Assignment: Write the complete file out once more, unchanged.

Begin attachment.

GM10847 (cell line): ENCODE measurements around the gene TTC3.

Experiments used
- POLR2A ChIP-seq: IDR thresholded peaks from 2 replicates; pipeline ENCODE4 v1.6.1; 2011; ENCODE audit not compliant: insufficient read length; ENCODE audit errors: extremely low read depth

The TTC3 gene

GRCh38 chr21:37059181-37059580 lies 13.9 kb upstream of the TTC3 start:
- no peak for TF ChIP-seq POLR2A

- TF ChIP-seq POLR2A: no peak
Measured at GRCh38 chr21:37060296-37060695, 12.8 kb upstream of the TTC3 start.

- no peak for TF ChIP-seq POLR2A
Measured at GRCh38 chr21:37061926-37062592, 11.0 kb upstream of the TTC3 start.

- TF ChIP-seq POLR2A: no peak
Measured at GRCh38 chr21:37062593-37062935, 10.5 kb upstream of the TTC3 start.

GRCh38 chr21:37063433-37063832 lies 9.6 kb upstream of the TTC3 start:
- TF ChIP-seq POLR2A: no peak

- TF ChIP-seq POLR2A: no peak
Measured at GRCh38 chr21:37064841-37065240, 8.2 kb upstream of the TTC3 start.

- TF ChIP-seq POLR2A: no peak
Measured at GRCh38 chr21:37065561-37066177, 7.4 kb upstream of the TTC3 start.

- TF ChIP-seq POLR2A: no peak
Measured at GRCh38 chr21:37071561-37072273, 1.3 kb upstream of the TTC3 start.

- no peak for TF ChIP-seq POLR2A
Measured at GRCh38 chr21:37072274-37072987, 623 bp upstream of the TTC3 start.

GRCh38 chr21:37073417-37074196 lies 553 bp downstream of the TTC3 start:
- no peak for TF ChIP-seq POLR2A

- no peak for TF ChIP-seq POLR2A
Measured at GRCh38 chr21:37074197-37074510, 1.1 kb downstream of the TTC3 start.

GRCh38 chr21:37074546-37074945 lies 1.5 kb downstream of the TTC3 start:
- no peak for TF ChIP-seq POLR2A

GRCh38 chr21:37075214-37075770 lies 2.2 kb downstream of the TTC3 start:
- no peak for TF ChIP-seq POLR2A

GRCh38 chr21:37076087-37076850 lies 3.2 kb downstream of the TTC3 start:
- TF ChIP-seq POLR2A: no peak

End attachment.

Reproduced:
GM10847 (cell line): ENCODE measurements around the gene TTC3.

Experiments used
- POLR2A ChIP-seq: IDR thresholded peaks from 2 replicates; pipeline ENCODE4 v1.6.1; 2011; ENCODE audit not compliant: insufficient read length; ENCODE audit errors: extremely low read depth

The TTC3 gene

GRCh38 chr21:37059181-37059580 lies 13.9 kb upstream of the TTC3 start:
- no peak for TF ChIP-seq POLR2A

- TF ChIP-seq POLR2A: no peak
Measured at GRCh38 chr21:37060296-37060695, 12.8 kb upstream of the TTC3 start.

- no peak for TF ChIP-seq POLR2A
Measured at GRCh38 chr21:37061926-37062592, 11.0 kb upstream of the TTC3 start.

- TF ChIP-seq POLR2A: no peak
Measured at GRCh38 chr21:37062593-37062935, 10.5 kb upstream of the TTC3 start.

GRCh38 chr21:37063433-37063832 lies 9.6 kb upstream of the TTC3 start:
- TF ChIP-seq POLR2A: no peak

- TF ChIP-seq POLR2A: no peak
Measured at GRCh38 chr21:37064841-37065240, 8.2 kb upstream of the TTC3 start.

- TF ChIP-seq POLR2A: no peak
Measured at GRCh38 chr21:37065561-37066177, 7.4 kb upstream of the TTC3 start.

- TF ChIP-seq POLR2A: no peak
Measured at GRCh38 chr21:37071561-37072273, 1.3 kb upstream of the TTC3 start.

- no peak for TF ChIP-seq POLR2A
Measured at GRCh38 chr21:37072274-37072987, 623 bp upstream of the TTC3 start.

GRCh38 chr21:37073417-37074196 lies 553 bp downstream of the TTC3 start:
- no peak for TF ChIP-seq POLR2A

- no peak for TF ChIP-seq POLR2A
Measured at GRCh38 chr21:37074197-37074510, 1.1 kb downstream of the TTC3 start.

GRCh38 chr21:37074546-37074945 lies 1.5 kb downstream of the TTC3 start:
- no peak for TF ChIP-seq POLR2A

GRCh38 chr21:37075214-37075770 lies 2.2 kb downstream of the TTC3 start:
- no peak for TF ChIP-seq POLR2A

GRCh38 chr21:37076087-37076850 lies 3.2 kb downstream of the TTC3 start:
- TF ChIP-seq POLR2A: no peak